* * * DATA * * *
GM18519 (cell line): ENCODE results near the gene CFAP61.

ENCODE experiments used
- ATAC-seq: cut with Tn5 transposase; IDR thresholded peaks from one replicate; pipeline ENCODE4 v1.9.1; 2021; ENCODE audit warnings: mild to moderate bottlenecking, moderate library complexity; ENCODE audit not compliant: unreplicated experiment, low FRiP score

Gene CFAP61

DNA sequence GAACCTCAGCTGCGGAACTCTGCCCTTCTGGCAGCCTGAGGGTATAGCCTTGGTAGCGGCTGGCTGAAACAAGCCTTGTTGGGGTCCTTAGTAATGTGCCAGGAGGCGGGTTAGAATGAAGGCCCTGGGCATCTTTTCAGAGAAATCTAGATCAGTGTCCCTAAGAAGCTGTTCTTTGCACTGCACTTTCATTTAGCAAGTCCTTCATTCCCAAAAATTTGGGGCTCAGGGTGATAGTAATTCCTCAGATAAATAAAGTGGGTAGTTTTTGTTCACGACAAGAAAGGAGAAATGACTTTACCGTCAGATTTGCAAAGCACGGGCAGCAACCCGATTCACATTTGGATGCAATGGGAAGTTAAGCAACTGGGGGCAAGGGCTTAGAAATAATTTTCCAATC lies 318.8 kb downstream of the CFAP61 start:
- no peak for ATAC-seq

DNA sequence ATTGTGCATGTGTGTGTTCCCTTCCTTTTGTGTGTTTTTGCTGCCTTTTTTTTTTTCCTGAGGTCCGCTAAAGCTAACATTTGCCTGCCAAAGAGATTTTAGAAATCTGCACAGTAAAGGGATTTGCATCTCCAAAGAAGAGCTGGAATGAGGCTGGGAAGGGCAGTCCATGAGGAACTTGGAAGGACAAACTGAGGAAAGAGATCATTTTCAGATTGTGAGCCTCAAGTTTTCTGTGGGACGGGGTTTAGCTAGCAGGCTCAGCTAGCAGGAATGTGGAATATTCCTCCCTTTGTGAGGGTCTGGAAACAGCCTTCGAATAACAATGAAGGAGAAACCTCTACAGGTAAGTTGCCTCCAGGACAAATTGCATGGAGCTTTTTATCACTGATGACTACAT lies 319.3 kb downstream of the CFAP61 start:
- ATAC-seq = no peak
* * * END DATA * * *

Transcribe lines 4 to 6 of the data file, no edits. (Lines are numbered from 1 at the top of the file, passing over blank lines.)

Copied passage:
Gene CFAP61

DNA sequence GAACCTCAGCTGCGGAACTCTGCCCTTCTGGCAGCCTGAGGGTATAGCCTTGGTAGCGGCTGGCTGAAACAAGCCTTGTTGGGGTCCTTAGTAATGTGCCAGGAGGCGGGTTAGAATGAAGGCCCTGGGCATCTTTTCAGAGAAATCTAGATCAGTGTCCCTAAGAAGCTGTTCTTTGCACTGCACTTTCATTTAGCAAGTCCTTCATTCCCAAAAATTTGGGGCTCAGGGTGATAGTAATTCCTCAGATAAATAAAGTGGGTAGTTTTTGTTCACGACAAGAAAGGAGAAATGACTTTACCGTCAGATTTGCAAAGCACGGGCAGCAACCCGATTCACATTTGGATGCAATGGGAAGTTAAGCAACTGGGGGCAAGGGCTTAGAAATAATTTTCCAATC lies 318.8 kb downstream of the CFAP61 start:
- no peak for ATAC-seq